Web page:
A Connecticut State Police pilot program is using canines to sniff out hidden computer technology.
At the state police training center in Meriden, troopers and a forensic chemist have taught two police dogs how to identify and isolate a scent – a chemical compound – in electronic devices. The dogs have been used in search warrants to find hard drives, flash drives, tablets – anything where illicit material can be stored.
State Police trainer Trooper Mark Lindhard said the dogs have been instrumental in exploitation and fraud cases.
“Child pornography, anything that can be put on a storage device, any information that might have gone lost or hidden or destroyed, we’ve been lucky enough to find for a good amount of cases.”
Sgt. James Kodzis, who runs the State Police K-9 program said, “It immensely helps cases because it enables us to find evidence that would otherwise go undetected.”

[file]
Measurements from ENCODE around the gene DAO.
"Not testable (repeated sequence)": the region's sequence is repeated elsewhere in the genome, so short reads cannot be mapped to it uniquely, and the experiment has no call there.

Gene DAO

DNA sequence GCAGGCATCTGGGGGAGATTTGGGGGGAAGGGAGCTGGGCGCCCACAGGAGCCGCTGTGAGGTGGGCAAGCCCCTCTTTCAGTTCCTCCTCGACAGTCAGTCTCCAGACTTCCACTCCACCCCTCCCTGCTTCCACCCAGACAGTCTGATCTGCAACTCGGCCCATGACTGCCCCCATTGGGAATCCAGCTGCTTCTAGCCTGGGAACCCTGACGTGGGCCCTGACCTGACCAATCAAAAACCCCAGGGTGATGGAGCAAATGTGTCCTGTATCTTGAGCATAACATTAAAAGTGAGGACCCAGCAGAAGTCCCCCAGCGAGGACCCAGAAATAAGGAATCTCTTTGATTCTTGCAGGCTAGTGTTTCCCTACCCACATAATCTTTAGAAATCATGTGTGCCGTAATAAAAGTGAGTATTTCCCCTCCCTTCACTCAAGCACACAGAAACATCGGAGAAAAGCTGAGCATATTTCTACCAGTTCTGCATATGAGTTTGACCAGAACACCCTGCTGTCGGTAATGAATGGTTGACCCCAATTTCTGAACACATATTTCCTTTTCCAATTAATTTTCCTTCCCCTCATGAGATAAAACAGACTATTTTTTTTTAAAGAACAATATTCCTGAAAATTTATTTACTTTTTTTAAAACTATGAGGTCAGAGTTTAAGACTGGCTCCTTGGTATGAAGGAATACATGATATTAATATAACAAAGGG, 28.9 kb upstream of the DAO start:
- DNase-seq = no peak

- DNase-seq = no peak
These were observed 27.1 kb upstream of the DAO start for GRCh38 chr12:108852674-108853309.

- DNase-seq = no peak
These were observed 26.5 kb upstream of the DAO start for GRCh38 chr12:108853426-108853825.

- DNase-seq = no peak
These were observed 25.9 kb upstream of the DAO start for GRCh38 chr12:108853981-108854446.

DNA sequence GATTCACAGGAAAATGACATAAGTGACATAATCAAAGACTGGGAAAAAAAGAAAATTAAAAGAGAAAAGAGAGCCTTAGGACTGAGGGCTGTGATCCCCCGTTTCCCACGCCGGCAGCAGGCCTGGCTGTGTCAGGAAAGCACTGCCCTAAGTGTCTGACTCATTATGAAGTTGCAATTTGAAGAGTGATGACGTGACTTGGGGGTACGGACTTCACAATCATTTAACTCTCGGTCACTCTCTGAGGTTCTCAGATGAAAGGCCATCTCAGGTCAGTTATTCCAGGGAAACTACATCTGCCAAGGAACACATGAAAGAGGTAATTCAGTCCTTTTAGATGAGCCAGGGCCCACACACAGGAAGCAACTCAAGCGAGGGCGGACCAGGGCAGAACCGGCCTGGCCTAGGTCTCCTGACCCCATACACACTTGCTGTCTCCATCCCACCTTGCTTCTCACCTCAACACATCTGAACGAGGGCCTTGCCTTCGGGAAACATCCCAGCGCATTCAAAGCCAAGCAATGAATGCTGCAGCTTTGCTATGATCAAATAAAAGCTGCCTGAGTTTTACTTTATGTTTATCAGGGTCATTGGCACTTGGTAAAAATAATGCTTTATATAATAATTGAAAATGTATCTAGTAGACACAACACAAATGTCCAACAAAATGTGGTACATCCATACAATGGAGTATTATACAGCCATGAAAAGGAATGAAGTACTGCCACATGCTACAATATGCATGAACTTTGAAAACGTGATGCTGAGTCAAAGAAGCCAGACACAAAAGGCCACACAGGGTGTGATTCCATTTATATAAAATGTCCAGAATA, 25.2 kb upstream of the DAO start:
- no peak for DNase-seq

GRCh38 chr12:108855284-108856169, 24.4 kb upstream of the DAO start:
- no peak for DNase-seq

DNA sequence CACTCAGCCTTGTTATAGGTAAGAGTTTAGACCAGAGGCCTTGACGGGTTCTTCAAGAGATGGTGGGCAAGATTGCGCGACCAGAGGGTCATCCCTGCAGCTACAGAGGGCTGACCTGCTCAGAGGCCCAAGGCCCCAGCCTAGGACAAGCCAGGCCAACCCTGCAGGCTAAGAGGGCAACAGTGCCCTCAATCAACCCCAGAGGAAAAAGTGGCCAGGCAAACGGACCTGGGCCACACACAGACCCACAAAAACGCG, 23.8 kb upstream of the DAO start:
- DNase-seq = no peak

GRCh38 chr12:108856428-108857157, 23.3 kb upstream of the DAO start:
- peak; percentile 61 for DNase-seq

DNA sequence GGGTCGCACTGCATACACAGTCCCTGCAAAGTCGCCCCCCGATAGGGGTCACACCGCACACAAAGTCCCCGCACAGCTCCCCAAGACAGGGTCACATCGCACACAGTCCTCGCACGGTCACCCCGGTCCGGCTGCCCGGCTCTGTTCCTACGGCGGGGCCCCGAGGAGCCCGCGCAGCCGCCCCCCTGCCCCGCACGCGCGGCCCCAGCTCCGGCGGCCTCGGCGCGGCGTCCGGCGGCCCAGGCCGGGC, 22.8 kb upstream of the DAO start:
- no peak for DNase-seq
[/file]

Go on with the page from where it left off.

The State Police have trained an amiable three year old black lab named Selma who spent about a year training with Detective George Jupin. Already the team has been part of about 40 search warrants in the state.
“She’s doing excellent,” Jupin said of his new four legged partner. “We’ve used her on search warrants and other investigations with state, local, and federal (agencies).”
The Connecticut State Police have also trained another dog who is now working with Rhode Island state troopers.